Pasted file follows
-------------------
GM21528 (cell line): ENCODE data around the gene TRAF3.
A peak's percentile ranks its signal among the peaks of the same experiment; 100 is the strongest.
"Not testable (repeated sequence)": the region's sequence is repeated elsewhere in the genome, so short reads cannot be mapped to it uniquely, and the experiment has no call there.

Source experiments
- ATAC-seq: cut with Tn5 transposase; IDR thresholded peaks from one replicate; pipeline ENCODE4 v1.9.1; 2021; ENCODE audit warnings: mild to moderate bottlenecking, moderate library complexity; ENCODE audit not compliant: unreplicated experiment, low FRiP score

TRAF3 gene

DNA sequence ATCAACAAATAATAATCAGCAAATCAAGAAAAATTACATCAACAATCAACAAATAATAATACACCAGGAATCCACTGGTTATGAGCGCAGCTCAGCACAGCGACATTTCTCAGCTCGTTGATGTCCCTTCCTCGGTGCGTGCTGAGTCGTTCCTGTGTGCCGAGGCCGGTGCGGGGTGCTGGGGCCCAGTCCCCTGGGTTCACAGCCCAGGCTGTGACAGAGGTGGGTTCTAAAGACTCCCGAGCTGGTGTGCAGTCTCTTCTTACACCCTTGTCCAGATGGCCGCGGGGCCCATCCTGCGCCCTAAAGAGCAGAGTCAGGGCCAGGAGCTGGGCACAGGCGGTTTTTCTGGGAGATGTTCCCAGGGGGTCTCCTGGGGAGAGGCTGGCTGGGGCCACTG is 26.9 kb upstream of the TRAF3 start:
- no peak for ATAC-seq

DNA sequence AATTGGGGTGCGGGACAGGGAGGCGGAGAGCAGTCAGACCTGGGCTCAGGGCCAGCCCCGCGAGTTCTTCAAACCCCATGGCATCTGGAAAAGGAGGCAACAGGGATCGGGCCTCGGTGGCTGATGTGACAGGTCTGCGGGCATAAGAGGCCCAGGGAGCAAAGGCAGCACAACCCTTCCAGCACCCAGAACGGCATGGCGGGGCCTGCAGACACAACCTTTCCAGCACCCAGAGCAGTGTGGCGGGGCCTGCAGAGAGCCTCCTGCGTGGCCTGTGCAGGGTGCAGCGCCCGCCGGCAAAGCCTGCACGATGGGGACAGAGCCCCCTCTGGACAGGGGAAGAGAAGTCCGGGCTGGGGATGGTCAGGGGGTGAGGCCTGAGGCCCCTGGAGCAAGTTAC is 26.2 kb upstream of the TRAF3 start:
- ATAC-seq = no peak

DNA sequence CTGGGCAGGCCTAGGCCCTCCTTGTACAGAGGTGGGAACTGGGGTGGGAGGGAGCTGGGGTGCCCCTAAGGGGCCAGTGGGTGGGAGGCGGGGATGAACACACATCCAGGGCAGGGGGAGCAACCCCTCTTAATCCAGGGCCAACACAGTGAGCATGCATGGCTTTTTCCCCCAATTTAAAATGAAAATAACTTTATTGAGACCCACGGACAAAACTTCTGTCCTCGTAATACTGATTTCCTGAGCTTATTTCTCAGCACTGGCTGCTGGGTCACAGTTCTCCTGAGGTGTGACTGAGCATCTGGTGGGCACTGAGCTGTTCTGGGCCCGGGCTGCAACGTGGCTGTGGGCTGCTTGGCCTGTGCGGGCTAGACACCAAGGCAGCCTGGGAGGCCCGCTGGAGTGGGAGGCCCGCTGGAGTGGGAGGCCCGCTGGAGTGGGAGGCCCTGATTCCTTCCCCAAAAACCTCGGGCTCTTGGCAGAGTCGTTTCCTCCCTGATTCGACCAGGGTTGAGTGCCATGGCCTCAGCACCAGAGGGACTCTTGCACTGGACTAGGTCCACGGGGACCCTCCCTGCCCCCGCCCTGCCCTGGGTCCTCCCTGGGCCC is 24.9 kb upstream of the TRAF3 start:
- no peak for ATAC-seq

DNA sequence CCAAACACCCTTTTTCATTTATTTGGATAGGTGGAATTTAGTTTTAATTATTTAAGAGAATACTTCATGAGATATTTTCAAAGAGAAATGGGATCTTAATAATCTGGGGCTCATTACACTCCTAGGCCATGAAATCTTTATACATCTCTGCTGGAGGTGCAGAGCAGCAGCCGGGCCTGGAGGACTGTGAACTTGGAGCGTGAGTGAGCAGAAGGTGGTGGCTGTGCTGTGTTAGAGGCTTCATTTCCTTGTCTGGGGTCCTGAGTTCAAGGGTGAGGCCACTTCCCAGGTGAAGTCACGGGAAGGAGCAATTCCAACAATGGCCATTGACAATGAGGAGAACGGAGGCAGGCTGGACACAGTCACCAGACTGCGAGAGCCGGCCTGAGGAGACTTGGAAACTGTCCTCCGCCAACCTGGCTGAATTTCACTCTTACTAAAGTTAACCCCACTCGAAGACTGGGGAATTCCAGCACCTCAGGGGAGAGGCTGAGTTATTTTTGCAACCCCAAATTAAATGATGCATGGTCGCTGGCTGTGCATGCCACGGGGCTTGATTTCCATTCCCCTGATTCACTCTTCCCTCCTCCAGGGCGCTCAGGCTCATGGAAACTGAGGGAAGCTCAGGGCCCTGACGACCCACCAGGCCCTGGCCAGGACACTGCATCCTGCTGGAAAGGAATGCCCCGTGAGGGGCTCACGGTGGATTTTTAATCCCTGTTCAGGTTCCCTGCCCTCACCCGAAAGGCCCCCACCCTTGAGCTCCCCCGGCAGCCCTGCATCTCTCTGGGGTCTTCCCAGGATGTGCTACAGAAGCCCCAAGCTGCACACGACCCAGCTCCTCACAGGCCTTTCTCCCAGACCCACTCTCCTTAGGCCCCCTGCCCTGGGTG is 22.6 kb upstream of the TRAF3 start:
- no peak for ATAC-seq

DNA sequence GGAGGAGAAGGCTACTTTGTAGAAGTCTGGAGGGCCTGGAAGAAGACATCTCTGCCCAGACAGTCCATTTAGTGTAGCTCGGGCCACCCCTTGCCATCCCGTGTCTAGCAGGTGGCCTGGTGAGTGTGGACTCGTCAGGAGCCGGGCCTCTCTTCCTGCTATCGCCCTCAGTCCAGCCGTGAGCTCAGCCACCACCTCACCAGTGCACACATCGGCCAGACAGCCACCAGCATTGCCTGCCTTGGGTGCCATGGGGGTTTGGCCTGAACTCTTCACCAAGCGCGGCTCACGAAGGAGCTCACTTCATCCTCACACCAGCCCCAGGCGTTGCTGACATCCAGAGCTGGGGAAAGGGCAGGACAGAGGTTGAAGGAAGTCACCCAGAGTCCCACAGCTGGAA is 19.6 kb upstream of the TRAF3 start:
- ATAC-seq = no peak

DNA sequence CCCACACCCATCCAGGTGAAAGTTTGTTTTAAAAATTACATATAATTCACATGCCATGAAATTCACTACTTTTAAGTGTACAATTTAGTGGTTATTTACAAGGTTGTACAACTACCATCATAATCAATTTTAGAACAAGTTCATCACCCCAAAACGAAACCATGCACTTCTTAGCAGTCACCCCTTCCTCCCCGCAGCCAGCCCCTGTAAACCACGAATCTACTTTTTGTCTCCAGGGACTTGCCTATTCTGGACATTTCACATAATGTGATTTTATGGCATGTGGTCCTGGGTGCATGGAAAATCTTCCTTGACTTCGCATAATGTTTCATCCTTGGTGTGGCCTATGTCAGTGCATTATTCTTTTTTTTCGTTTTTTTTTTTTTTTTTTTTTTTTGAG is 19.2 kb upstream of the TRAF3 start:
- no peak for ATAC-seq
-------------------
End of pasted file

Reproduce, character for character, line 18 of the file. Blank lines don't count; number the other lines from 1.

- no peak for ATAC-seq